Governor asks visitors to reduce travel to Hawaii
Hawaii’s governor asked Monday that visitors and residents reduce travel to the islands to essential business only while the state struggles to control COVID-19 as the highly contagious Delta variant spreads in the community.
Gov. David Ige wants to curtail travel to Hawaii through the end of October.
“It is a risky time to be traveling right now,” he said.
He said restaurant capacity has been restricted and there’s limited access to rental cars.
Ige stopped short of a mandate, saying it’s a different time now than last year when strict travel rules that required quarantining essentially shut down Hawaii’s tourism industry.
Many health experts believe mask mandates and tougher vaccine requirements will be needed in the coming months to avoid more serious coronavirus surges.
“Last year in March, when I first asked for visitors to postpone travel to the islands, we saw a 60% reduction in the traffic to Hawaii” Ige said. “And then certainly, ordering the mandatory quarantine of all incoming visitors reduced travel to the islands by 99.5%, essentially 100% of travelers.”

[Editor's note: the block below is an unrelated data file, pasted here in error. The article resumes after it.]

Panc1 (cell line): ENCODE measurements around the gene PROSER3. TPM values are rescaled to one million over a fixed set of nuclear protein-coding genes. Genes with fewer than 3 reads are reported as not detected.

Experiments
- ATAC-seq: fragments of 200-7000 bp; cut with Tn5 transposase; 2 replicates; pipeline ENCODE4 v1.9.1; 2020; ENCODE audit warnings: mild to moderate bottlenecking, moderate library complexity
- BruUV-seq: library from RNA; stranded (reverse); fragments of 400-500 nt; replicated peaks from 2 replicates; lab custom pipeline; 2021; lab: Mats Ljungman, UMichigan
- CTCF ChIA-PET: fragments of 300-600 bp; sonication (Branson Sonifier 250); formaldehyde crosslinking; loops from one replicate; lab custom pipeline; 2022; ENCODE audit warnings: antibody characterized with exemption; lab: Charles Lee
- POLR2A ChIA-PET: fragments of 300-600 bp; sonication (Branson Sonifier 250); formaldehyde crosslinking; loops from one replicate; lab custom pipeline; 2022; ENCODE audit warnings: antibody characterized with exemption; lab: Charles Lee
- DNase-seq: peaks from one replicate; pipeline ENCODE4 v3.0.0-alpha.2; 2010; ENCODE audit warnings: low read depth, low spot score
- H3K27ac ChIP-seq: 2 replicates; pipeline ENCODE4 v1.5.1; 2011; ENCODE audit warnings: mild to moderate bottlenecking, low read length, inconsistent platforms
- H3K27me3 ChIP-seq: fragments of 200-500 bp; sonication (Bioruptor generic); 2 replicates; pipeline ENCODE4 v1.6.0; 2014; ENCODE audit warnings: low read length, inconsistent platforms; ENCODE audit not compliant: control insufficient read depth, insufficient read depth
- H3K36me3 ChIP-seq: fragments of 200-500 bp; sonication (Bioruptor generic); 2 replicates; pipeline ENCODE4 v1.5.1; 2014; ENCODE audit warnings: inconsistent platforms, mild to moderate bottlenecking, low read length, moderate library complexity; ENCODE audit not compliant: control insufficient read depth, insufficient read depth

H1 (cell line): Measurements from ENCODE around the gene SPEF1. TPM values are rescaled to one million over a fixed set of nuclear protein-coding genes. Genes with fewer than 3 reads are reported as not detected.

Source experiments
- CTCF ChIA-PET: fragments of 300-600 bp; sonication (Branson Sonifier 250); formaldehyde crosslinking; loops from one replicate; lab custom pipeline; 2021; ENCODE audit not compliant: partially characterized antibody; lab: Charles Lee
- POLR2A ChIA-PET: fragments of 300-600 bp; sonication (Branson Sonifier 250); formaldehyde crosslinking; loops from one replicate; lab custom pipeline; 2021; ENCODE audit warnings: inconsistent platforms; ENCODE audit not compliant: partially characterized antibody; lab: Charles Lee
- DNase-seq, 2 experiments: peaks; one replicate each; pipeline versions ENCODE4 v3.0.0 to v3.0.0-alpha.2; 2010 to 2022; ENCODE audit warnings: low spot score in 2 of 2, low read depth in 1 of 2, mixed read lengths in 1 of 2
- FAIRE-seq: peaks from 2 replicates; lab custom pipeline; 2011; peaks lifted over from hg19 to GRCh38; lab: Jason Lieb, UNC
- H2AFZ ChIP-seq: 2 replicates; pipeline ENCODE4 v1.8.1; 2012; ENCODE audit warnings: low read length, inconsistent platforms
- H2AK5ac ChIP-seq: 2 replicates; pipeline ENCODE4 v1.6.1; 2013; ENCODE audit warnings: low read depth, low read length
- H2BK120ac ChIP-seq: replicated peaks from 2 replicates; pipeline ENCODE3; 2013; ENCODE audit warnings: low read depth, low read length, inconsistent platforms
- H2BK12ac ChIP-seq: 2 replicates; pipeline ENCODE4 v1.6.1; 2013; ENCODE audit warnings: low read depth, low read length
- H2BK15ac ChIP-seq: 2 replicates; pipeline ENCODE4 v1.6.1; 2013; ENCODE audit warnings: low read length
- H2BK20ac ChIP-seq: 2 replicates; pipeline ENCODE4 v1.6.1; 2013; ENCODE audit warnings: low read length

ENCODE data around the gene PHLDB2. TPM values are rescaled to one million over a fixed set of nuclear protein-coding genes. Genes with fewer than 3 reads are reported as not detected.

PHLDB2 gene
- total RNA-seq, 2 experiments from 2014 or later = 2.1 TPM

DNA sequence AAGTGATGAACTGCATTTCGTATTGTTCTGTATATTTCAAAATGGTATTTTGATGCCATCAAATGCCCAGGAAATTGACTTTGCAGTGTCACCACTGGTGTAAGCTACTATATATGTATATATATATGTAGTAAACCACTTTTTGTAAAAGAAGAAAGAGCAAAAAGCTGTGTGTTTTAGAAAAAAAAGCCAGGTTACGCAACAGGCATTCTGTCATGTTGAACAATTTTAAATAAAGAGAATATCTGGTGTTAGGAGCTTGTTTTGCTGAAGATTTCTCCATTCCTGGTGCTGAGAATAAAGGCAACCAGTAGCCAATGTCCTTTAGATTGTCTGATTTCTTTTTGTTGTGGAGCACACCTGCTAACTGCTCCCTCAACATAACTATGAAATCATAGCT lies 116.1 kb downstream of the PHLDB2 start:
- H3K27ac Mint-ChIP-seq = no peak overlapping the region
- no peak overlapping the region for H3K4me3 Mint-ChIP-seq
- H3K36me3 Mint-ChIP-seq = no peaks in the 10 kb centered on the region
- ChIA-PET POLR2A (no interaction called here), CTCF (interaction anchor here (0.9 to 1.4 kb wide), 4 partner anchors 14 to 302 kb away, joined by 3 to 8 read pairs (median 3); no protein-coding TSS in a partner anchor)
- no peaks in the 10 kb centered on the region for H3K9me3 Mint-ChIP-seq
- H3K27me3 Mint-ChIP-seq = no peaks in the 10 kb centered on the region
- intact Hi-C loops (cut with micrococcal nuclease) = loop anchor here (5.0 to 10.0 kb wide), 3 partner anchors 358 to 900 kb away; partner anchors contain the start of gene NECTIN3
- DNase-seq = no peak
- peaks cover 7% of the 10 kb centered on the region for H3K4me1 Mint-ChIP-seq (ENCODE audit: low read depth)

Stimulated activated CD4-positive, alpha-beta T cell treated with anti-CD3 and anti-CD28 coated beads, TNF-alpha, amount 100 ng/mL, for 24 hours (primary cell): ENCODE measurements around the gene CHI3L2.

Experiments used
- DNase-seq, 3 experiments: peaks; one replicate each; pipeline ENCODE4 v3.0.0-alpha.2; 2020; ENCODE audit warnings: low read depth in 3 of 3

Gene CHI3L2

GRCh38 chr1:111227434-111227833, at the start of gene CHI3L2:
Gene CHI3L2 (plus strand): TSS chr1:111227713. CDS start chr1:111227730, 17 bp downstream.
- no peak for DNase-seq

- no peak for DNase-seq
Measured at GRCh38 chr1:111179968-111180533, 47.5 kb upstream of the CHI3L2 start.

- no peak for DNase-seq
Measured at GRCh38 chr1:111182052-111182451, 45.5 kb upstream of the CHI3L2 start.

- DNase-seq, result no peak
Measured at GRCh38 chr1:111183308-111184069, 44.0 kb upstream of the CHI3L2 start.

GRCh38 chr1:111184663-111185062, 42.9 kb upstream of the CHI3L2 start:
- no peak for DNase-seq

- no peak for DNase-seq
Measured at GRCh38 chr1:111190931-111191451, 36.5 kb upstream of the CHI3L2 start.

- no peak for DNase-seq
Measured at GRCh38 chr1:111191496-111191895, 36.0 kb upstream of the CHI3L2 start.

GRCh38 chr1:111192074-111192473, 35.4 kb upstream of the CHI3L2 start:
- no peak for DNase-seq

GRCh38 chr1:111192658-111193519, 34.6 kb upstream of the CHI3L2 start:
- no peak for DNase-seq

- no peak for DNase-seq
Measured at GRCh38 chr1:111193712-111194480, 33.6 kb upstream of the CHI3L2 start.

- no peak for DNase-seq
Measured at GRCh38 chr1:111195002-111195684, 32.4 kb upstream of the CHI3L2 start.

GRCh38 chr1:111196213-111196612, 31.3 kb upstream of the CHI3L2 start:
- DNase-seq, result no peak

Things are different now with vaccines available and guidance from the Centers for Disease Control and Prevention saying fully vaccinated people can travel domestically.
Ige said he supports Honolulu Mayor Rick Blangiardi’s announcement to restrict indoor gatherings to 10 people and outdoor gatherings to 25.
Blangiardi said the rules taking effect Wednesday would apply to weddings and other events.
He’s also urging people to get vaccinated.
The announcement Monday is expected to boost public confidence in vaccines and spur institutions both public and private to start mandating vaccination for employees.
Hiro Toiya, the city’s emergency management director, cited a mathematical modeling tool from the Georgia Institute of Technology to illustrate risks the community faced from large gatherings.
The modeling shows there is a 20% chance that someone in a group of 10 will have the disease given the number of COVID-19 cases on Oahu now. But in a group of 100, there’s a 90% chance someone will have it.
“So when you’re looking at how transmissible Delta is, we really got to control these large gatherings,” Toiya said at a news conference. “The status quo is not working, and it’s not acceptable.”
Multiple Oahu hospitals have filled their regular beds as COVID-19 cases pour into emergency rooms. The city set up a 25-cot tent outside The Queen’s Medical Center-West Oahu on Friday to help handle the influx.
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